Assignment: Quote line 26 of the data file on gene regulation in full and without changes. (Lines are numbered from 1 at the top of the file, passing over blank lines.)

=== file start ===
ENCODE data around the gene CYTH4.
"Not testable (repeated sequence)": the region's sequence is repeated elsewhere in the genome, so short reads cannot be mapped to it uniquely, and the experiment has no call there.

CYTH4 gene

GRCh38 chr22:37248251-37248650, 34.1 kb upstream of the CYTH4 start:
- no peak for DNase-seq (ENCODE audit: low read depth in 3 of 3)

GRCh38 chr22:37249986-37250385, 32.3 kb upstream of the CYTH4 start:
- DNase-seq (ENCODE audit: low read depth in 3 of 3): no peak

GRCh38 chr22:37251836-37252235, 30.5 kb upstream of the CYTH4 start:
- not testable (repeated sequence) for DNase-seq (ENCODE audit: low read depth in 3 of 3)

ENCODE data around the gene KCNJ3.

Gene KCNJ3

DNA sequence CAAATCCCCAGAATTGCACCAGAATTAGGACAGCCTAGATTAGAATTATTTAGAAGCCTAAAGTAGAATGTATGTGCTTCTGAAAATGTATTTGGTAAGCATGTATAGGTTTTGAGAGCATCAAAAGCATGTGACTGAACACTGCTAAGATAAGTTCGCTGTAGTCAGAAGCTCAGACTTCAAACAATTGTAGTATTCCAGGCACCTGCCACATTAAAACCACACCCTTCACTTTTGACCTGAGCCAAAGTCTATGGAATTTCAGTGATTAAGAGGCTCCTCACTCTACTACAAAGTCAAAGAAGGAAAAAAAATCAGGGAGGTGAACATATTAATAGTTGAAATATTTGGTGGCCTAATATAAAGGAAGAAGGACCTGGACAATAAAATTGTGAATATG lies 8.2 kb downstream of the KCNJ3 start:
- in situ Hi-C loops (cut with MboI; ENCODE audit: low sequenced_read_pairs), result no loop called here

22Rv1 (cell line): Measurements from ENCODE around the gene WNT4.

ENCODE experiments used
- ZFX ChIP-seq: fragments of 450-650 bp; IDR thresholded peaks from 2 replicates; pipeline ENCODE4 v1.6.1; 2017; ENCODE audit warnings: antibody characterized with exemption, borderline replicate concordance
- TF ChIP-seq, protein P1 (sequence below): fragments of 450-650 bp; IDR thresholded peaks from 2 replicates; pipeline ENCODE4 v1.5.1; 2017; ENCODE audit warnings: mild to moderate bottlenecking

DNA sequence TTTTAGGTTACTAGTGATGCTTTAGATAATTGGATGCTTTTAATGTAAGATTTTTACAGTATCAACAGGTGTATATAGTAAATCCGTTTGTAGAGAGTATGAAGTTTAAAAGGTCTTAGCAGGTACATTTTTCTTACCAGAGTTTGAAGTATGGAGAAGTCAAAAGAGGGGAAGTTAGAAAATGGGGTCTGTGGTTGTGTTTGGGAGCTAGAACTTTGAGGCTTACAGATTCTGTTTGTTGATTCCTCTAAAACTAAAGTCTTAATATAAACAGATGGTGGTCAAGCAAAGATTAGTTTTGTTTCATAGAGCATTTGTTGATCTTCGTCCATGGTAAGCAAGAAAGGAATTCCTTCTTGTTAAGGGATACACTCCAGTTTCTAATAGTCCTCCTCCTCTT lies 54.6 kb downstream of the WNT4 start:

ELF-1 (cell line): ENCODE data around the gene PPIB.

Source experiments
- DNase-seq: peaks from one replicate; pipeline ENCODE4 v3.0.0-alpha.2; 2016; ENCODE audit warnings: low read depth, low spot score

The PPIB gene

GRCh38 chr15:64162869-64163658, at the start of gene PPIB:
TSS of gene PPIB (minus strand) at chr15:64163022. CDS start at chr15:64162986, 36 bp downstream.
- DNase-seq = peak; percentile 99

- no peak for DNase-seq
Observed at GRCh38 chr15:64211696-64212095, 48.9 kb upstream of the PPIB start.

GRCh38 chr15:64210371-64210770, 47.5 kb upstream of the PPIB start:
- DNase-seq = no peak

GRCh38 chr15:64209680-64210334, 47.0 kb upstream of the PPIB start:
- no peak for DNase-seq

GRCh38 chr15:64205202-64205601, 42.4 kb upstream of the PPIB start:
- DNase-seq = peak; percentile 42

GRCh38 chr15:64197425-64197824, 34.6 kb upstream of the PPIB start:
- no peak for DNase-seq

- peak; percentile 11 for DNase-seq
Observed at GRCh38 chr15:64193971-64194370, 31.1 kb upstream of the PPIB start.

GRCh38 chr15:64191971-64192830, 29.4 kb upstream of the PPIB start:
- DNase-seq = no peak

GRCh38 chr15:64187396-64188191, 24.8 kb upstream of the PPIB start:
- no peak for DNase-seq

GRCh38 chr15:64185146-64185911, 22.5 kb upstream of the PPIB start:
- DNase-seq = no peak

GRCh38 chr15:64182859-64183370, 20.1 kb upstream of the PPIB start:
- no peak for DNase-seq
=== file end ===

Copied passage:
- no peak for DNase-seq